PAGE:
Predictive Analysis, binary Classification

Predictive Analysis , Binary Classification (Cookbook) – 3

Posted on Posted in Data Analysis Resources, Machine Learning, Predictive Analysis

This notebook contains my notes for Predictive Analysis on Binary Classification. It acts as a cookbook. It is a continuation from the previous post on the summary statistics.

Using Python Pandas to Read Data

In [12]:
import pandas as pd
from pandas import DataFrame
import matplotlib.pyplot as plot
%matplotlib inline
target_url = ("https://archive.ics.uci.edu/ml/machine-learning-"
"databases/undocumented/connectionist-bench/sonar/sonar.all-data")

#read rocks versus mines data into pandas data frame
rocksVMines = pd.read_csv(target_url,header=None, prefix="V")

#print head and tail of data frame
print(rocksVMines.head())
print(rocksVMines.tail())
       V0      V1      V2      V3      V4      V5      V6      V7      V8  \
0  0.0200  0.0371  0.0428  0.0207  0.0954  0.0986  0.1539  0.1601  0.3109   
1  0.0453  0.0523  0.0843  0.0689  0.1183  0.2583  0.2156  0.3481  0.3337   
2  0.0262  0.0582  0.1099  0.1083  0.0974  0.2280  0.2431  0.3771  0.5598   
3  0.0100  0.0171  0.0623  0.0205  0.0205  0.0368  0.1098  0.1276  0.0598   
4  0.0762  0.0666  0.0481  0.0394  0.0590  0.0649  0.1209  0.2467  0.3564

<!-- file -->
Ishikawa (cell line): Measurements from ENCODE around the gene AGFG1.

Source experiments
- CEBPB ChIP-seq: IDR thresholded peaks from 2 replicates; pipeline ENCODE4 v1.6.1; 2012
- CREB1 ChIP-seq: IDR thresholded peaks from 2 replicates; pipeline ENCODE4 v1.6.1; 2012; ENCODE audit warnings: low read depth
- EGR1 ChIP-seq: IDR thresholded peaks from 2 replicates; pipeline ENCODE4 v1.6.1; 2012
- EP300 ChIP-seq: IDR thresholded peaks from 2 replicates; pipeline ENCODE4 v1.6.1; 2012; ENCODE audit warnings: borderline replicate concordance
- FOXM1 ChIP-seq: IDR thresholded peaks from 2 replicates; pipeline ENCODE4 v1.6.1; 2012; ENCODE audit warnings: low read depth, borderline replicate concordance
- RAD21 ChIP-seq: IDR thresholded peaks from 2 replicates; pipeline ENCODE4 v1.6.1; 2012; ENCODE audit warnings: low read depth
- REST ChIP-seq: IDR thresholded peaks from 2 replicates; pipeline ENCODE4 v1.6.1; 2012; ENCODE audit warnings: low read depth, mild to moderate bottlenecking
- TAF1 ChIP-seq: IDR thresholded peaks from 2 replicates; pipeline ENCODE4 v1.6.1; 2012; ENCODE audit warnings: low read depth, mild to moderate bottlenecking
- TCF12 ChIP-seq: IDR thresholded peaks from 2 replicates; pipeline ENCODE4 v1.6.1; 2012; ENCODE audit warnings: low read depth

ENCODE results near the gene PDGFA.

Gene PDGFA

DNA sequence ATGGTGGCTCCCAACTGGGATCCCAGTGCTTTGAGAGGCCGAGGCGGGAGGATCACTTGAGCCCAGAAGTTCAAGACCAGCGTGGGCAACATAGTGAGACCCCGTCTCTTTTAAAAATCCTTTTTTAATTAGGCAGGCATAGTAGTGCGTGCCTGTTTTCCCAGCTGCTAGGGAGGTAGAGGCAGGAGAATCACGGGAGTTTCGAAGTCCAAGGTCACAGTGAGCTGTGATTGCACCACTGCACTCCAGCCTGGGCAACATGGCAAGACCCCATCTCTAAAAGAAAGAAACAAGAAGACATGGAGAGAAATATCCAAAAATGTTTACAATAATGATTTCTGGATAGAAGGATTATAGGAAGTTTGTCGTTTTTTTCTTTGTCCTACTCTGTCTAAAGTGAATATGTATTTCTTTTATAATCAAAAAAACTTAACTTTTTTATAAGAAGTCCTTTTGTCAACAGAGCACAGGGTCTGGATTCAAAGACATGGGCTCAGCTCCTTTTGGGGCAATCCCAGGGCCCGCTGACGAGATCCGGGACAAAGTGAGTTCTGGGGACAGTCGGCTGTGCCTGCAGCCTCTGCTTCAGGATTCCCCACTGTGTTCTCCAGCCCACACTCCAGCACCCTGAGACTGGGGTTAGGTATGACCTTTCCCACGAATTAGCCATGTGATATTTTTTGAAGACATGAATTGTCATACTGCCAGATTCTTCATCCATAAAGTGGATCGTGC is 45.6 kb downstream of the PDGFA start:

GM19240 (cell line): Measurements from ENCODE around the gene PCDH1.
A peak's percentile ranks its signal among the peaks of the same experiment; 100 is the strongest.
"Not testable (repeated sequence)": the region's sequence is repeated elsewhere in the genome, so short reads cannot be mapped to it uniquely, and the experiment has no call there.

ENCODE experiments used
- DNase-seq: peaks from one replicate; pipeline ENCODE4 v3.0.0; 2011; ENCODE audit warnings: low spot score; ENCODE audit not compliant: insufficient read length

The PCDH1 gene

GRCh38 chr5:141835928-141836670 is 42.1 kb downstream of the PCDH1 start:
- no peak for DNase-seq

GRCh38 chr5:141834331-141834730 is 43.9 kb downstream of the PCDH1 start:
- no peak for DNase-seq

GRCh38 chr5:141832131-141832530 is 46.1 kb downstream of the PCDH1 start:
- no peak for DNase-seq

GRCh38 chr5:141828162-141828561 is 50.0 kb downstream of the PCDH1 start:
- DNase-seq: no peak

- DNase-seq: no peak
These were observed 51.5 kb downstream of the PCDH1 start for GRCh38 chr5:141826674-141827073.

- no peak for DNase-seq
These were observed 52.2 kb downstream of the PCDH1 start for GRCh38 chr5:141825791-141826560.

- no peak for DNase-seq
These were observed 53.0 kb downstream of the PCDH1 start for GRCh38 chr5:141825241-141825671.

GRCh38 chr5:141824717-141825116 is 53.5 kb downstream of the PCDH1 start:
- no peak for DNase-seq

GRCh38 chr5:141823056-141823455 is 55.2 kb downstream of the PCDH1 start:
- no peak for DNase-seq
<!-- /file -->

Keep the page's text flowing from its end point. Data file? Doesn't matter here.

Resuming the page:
V9 ...      V51     V52     V53     V54     V55     V56     V57  \
0  0.2111 ...   0.0027  0.0065  0.0159  0.0072  0.0167  0.0180  0.0084   
1  0.2872 ...   0.0084  0.0089  0.0048  0.0094  0.0191  0.0140  0.0049   
2  0.6194 ...   0.0232  0.0166  0.0095  0.0180  0.0244  0.0316  0.0164   
3  0.1264 ...   0.0121  0.0036  0.0150  0.0085  0.0073  0.0050  0.0044   
4  0.4459 ...   0.0031  0.0054  0.0105  0.0110  0.0015  0.0072  0.0048   

      V58     V59  V60  
0  0.0090  0.0032    R  
1  0.0052  0.0044    R  
2  0.0095  0.0078    R  
3  0.0040  0.0117    R  
4  0.0107  0.0094    R  

[5 rows x 61 columns]
         V0      V1      V2      V3      V4      V5      V6      V7      V8  \
203  0.0187  0.0346  0.0168  0.0177  0.0393  0.1630  0.2028  0.1694  0.2328   
204  0.0323  0.0101  0.0298  0.0564  0.0760  0.0958  0.0990  0.1018  0.1030